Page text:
[And even that process should be streamlined this year. President Judge Sheila Woods-Skipper is implementing new rules, based on an election task force on which I participate, which will require opposing parties to meet and confer before trial to reduce the number of lines requiring judicial review. Moreover, the Pennsylvania Supreme Court has functionally banned the sort of ticky-tack challenges against candidates’ Statements of Financial Interests which tied down Bob Brady in 2007 and Seth Williams in 2009, but ultimately did not eliminate either candidate.]
So where can one expect to see challenges filed this year? Obviously, in the mayor’s race, every candidate will be rigorously reviewing his or her rivals’ submissions, though it’s hard to imagine any serious mayoral candidate having difficulty finishing well beyond the 1,000 required. The same is generally true of the statewide judicial candidates, though the additional requirement of demonstrating five counties with at least 100+ signatures can trip up candidates who lack broad support.
I also don’t anticipate there being real challenges in the Court of Common Pleas races. Despite the scores of candidates expected to file, the incentive simply isn’t there for any one candidate to eliminate any particular rival for the twelve openings, though one could see organized interests seeking to defend endorsed candidates by knocking off rivals en masse.
The real action will be lower on the ballot. Challengers to City Council incumbents should expect a thorough review of their submissions, because the easiest primaries to win are ones in which you run unopposed. The Council At-Large field will be a war zone, especially as candidates may try to eliminate rivals perceived as occupying the same political “space”. (One also must wonder if the same outside groups otherwise seeking to influence these races will enter the petition challenge arena as well, or if that terrain will be ceded to candidates.)
And there will be challenges in the City Commissioners races, because the universe is ironic and demands that at least one person campaigning to enforce the Election Code be accused of being unable to comply with it.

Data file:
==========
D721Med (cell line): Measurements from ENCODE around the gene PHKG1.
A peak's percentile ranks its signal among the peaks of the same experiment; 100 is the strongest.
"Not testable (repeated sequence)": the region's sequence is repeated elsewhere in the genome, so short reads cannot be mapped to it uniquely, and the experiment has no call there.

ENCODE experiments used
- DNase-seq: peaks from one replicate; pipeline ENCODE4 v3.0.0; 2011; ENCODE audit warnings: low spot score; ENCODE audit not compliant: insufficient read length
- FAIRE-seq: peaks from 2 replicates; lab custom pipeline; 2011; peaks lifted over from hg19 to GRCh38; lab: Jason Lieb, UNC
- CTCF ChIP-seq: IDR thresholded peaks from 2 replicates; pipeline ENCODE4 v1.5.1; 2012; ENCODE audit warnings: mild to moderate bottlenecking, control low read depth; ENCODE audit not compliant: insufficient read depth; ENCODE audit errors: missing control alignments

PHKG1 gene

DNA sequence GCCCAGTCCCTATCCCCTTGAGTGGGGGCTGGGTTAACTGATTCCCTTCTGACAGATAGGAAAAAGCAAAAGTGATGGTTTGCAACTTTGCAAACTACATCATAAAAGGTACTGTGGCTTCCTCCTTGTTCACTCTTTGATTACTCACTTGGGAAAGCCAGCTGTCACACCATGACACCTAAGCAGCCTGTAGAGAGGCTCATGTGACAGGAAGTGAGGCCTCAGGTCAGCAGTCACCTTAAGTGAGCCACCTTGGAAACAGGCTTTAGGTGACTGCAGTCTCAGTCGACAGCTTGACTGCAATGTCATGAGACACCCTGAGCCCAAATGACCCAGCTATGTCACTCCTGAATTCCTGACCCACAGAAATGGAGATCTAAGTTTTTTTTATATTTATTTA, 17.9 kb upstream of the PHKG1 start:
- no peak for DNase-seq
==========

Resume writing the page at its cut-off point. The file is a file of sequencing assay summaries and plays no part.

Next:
Should it be this way? There is a tenable argument that these laws serve legitimate interests, and that serious candidates should have no problem demonstrating a sufficient level of public support as well as fidelity to the law.
But it could be otherwise. Pennsylvania could cede signature review to election administrators, and not leave it to adversarial litigation, to remove gamesmanship from the process and the possibility of its being used in shakier cases as a weapon to intimidate resource-poor candidates. Or we could provide candidates with the option of paying a more significant fee to guarantee ballot access, taking the risk that the field advantage gained by rivals by going door-to-door and working with community leaders is not a durable one.
Until that happens, I’ll be advising my clients on how to gather signatures properly, and will be eager to see what their rivals present on March 10. All in the game.
Adam Bonin represents candidates seeking political office, including 2015 candidates for the Pennsylvania Supreme Court, the Court of Common Pleas, Mayor, and City Council. These views are his own.